A REST API uses HTTP method to determine what’s the action server needs to perform on resource(s) represents in the URL.

POST   http://api.example.com/user-management/users/{id}
PUT    http://api.example.com/user-management/users/{id}
GET    http://api.example.com/user-management/users/{id}
DELETE http://api.example.com/user-management/users/{id}

To create a REST API with fission, we need to create following things to make it work:

  • HTTP Trigger with specific HTTP method and URL contains the resource type we want manipulate with.
  • Function to handle the HTTP request.

HTTP Trigger 

At part1, you can create a HTTP trigger with command

$ fission httptrigger create --method GET --url "/my-first-function" --function hello

There are 3 important elements in the command:

  • method: The HTTP method of REST API
  • url: The API URL contains the resource placeholder
  • function: The function reference to a fission function

As a real world REST API, the URL would be more complex and contains the resource placeholder. To support such use cases, you can change URL to something like following:

$ fission httptrigger create --method GET \
    --url "/guestbook/messages/{id}" --function restapi-get

Since fission uses gorilla/mux as underlying URL router, you can write regular expression in URL to filter out illegal API requests.

$ fission httptrigger create --method GET \
    --url "/guestbook/messages/{id:[0-9]+}" --function restapi-get


To handle a REST API request, normally a function need to extract resource from the request URL. In fission you can get the resource value from request header directly as we described in Request Payload.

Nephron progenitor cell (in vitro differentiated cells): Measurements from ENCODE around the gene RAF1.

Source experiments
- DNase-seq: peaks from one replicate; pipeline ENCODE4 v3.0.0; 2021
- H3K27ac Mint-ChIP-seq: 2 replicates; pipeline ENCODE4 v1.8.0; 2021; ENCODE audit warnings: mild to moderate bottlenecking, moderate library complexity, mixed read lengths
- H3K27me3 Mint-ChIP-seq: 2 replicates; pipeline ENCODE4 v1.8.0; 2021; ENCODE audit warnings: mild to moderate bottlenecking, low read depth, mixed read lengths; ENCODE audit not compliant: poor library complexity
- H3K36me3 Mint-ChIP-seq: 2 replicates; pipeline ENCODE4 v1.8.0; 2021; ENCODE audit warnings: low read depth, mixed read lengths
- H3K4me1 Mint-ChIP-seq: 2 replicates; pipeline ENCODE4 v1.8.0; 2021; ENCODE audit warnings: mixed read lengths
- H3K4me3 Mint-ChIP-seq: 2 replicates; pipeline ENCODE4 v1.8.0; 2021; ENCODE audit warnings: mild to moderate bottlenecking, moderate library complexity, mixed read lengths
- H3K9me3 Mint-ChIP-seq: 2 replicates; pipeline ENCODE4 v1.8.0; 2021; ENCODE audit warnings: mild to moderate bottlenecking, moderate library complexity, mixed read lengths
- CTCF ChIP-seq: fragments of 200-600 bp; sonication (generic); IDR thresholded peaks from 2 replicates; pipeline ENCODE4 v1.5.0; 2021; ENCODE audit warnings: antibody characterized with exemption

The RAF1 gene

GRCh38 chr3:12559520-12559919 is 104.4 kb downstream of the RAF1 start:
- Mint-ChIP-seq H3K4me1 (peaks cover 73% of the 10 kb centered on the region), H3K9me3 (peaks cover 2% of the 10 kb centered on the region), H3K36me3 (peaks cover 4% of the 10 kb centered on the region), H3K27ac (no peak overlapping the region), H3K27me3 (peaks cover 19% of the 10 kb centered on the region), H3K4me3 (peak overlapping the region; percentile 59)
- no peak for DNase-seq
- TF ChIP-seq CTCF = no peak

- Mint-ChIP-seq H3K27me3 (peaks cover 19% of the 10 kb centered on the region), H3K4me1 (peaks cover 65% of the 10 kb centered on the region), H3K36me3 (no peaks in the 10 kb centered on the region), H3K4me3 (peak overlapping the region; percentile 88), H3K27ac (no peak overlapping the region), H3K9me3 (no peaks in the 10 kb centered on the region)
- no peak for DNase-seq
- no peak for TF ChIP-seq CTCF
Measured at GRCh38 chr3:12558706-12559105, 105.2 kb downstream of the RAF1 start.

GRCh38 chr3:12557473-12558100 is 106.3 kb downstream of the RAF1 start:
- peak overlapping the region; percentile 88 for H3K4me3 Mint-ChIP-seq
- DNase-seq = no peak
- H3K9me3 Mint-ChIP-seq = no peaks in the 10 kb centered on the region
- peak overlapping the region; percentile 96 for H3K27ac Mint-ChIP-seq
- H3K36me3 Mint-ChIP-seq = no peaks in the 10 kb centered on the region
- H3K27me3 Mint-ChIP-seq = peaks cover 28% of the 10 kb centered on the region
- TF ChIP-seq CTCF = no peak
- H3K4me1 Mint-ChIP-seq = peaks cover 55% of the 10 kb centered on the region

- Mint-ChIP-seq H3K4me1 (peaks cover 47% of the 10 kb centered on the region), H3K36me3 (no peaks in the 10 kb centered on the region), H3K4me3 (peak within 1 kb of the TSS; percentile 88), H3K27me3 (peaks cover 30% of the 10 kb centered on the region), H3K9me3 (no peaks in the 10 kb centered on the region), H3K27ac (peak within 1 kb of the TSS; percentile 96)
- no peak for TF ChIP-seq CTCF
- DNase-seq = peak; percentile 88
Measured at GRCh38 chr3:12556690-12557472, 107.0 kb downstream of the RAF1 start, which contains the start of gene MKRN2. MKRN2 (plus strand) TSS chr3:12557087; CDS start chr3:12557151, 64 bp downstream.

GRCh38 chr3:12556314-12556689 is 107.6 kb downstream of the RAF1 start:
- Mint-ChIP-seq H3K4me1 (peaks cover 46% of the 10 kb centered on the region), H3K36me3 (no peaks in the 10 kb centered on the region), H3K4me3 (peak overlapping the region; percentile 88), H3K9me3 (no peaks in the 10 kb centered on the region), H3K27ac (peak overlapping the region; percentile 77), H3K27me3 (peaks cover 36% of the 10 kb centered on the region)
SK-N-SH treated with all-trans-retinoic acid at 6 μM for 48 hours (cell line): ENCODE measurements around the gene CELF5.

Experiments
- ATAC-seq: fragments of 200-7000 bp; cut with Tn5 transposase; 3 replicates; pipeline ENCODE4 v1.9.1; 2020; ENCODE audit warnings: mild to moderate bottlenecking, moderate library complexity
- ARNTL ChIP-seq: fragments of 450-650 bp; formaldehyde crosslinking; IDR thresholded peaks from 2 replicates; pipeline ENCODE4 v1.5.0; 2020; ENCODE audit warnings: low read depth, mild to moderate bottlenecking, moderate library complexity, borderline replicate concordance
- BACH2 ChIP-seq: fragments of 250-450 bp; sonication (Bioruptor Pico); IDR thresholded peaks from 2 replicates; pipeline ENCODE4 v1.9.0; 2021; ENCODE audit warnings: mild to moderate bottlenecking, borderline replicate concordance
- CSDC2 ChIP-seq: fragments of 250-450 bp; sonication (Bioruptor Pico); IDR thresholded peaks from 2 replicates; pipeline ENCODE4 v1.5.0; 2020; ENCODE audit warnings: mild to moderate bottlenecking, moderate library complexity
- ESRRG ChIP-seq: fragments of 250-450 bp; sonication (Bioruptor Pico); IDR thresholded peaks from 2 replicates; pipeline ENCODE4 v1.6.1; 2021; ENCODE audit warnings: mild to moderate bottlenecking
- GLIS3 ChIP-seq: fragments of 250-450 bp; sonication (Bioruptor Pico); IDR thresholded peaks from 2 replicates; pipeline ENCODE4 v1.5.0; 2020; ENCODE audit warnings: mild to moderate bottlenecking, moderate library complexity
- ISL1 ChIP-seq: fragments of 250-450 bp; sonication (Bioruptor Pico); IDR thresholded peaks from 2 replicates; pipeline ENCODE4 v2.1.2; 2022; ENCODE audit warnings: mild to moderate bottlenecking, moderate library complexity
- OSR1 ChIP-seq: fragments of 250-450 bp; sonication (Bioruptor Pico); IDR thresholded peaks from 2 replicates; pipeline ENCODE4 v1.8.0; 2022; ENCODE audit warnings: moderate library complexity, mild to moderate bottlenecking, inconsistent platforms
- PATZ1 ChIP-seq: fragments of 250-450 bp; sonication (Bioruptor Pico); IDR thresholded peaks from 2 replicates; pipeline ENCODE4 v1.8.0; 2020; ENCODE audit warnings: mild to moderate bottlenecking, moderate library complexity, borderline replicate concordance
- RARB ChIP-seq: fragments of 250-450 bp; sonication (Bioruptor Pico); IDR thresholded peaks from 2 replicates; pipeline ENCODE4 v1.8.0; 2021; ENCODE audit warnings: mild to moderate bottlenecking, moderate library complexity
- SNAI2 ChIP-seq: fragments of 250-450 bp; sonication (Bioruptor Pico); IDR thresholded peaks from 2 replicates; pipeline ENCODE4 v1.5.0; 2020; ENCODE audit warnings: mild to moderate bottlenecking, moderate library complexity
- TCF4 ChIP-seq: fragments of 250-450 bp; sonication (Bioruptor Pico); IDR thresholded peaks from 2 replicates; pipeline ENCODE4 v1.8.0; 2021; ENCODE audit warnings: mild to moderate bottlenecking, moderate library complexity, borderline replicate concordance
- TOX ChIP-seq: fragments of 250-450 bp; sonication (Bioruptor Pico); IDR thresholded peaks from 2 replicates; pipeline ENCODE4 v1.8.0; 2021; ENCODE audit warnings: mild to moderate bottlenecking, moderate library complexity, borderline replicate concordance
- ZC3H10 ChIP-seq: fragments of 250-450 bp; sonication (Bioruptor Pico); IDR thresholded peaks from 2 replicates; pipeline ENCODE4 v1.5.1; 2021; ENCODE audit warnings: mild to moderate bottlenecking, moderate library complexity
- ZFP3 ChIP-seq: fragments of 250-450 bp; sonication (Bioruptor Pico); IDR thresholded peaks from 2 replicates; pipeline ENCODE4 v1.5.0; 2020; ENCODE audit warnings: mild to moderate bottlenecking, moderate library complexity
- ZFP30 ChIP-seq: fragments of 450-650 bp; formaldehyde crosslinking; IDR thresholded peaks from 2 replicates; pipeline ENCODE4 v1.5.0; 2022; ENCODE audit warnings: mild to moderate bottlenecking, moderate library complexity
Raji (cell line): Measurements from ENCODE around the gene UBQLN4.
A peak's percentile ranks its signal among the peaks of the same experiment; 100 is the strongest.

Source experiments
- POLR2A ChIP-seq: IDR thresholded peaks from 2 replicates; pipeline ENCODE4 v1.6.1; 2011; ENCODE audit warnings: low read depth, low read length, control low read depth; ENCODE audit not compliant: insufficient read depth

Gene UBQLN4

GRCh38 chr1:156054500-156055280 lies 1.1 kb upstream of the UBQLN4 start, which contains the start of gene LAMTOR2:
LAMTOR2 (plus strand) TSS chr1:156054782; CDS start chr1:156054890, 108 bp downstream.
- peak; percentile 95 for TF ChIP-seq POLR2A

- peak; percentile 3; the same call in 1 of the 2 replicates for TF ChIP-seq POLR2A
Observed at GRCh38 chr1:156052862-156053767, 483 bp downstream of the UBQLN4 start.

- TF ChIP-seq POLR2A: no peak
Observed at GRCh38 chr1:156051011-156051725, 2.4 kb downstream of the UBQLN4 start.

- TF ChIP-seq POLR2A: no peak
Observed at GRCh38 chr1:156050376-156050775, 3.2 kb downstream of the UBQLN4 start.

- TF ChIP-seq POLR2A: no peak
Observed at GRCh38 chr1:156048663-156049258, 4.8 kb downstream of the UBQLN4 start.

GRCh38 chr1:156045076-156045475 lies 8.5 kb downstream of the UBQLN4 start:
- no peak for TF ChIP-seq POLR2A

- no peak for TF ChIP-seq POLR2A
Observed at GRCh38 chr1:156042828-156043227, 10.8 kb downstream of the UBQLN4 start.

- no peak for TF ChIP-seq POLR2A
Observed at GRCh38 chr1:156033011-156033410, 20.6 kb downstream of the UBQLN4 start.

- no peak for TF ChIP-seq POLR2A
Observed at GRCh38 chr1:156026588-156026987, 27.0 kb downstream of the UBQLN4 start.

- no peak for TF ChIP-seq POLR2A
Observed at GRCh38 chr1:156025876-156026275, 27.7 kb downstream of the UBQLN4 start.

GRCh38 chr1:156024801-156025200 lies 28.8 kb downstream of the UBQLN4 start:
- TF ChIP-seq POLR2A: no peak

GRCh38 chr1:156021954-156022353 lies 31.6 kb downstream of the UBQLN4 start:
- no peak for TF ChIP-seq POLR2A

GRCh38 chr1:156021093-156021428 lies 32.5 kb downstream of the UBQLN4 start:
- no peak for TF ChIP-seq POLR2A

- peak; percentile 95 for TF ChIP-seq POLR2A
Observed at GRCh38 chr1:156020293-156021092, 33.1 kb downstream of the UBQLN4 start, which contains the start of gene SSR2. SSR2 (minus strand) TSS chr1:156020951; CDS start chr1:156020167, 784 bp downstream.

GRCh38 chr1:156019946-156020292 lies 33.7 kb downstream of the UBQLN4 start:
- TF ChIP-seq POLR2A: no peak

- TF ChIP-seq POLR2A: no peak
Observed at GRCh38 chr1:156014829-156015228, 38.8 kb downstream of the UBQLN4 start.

That means you can get value from header with key X-Fission-Params-Id if URL is /guestbook/messages/{id}.

In Golang you can use CanonicalMIMEHeaderKey to transform letter case.

import (

const (
    URL_PARAMS_PREFIX = "X-Fission-Params"

func GetPathValue(r *http.Request, param string) string {
    // transform text case
    // For example: 'id' -> 'Id', 'fooBAR' -> 'Foobar', 'foo-BAR' -> 'Foo-Bar'.
    param = textproto.CanonicalMIMEHeaderKey(param)

    // generate header key for accessing request header value
    key := fmt.Sprintf("%s-%s", URL_PARAMS_PREFIX, param)

    // get header value
    return r.Header.Get(key)

When Golang server receive HTTP requests, it dispatches entrypoint function and passes whole response writer and request object to the function.

func MessageGetHandler(w http.ResponseWriter, r *http.Request) {

In this way, you can access query string and message body as usual.

func GetQueryString(r *http.Request, query string) string {
    return r.URL.Query().Get(query)
body, err := ioutil.ReadAll(r.Body)
if err != nil {
    err = errors.Wrap(err, "Error reading request body")

Access Third-Party Service in Function 

In guestbook application we need to store messages in database. Since fission is build on top of kubernetes, it’s very easy to achieve this by creating Kubernetes Service(svc) and Deployment let function to access with.

Access 3rd service

apiVersion: v1
kind: Service
  name: cockroachdb
  namespace: guestbook
    name:  cockroachdb
    service: database
  type:  ClusterIP
  - name: db
    port: 26257
    targetPort:  26257
  - name: dashboard
    port: 8080
    targetPort: 8080

In cockroachdb.yaml, we create a deployment and service for CockroachDB. After the creation, the function can access the service with DNS name <service>.<namespace>:<port>. In this case, the DNS name will be cockroachdb.guestbook:26257.

dbUrl := "postgresql://[email protected]:26257/guestbook?sslmode=disable"


This part we know what’s the actual request payload a function get and understand how to developer a guestbook application that store message in 3rd-party database service.

Part 3 will introduce how to use AJAX to interact with backend function also how to deploy a application to different fission clusters.

And feel free to join the Fission community!

See Also